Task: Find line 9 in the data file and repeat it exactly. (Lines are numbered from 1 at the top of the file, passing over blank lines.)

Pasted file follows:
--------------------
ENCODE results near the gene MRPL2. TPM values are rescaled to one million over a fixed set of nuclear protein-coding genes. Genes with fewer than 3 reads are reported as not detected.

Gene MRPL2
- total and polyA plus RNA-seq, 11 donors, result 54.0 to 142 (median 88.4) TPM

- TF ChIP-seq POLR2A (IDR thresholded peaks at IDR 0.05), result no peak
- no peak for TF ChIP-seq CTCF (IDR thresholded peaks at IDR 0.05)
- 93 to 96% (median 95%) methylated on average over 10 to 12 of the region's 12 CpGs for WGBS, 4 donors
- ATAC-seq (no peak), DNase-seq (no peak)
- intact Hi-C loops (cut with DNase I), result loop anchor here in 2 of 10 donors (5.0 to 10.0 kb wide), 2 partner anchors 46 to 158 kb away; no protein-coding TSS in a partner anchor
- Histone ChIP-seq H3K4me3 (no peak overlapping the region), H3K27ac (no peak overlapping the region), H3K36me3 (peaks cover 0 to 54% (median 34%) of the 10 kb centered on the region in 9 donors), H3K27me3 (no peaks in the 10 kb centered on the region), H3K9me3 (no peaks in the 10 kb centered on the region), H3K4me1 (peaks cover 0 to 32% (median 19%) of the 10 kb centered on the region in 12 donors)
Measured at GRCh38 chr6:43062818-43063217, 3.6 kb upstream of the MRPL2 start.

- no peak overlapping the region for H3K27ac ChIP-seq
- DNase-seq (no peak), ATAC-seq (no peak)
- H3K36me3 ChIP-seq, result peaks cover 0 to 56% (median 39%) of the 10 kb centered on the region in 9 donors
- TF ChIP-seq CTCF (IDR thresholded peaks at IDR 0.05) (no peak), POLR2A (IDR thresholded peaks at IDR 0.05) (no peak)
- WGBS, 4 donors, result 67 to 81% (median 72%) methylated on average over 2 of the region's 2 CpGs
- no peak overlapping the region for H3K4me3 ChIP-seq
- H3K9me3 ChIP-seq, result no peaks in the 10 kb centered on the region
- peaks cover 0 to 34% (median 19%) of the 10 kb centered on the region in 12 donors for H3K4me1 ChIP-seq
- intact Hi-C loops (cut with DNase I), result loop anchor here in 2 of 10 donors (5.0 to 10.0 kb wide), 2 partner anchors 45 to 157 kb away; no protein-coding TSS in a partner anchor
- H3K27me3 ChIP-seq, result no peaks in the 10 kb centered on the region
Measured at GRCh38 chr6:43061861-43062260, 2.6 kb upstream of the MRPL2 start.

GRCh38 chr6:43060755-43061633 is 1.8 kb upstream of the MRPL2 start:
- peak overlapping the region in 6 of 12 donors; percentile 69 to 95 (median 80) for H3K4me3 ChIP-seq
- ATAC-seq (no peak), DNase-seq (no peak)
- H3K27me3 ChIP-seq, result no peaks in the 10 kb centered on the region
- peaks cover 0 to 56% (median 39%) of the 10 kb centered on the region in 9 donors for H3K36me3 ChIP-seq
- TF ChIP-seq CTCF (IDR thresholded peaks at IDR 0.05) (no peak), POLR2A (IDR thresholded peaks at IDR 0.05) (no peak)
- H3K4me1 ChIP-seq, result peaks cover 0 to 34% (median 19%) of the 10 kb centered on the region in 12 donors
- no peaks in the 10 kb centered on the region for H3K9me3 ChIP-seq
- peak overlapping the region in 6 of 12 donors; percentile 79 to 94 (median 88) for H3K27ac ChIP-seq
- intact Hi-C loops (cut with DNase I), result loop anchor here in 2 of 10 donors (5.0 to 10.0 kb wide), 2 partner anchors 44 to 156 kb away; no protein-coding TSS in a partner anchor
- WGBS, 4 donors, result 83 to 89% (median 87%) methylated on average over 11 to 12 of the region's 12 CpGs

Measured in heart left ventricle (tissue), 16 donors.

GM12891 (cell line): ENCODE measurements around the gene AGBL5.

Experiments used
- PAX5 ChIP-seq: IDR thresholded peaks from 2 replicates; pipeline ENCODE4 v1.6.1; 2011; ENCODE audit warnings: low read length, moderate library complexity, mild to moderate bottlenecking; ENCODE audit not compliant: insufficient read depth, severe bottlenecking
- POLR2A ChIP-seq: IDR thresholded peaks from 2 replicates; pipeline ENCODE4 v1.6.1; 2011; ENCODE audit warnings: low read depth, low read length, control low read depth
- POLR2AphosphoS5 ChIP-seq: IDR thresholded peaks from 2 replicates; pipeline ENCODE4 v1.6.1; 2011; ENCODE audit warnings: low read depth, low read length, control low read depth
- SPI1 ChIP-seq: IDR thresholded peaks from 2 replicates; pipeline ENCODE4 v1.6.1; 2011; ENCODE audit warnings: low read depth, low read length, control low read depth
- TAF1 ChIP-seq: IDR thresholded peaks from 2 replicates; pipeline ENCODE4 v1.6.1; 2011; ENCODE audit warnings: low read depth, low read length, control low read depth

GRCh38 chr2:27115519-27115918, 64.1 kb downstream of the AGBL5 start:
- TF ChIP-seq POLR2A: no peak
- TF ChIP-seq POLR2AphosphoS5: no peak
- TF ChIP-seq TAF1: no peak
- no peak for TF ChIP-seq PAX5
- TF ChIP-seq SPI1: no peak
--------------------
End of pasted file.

- Histone ChIP-seq H3K4me3 (no peak overlapping the region), H3K27ac (no peak overlapping the region), H3K36me3 (peaks cover 0 to 54% (median 34%) of the 10 kb centered on the region in 9 donors), H3K27me3 (no peaks in the 10 kb centered on the region), H3K9me3 (no peaks in the 10 kb centered on the region), H3K4me1 (peaks cover 0 to 32% (median 19%) of the 10 kb centered on the region in 12 donors)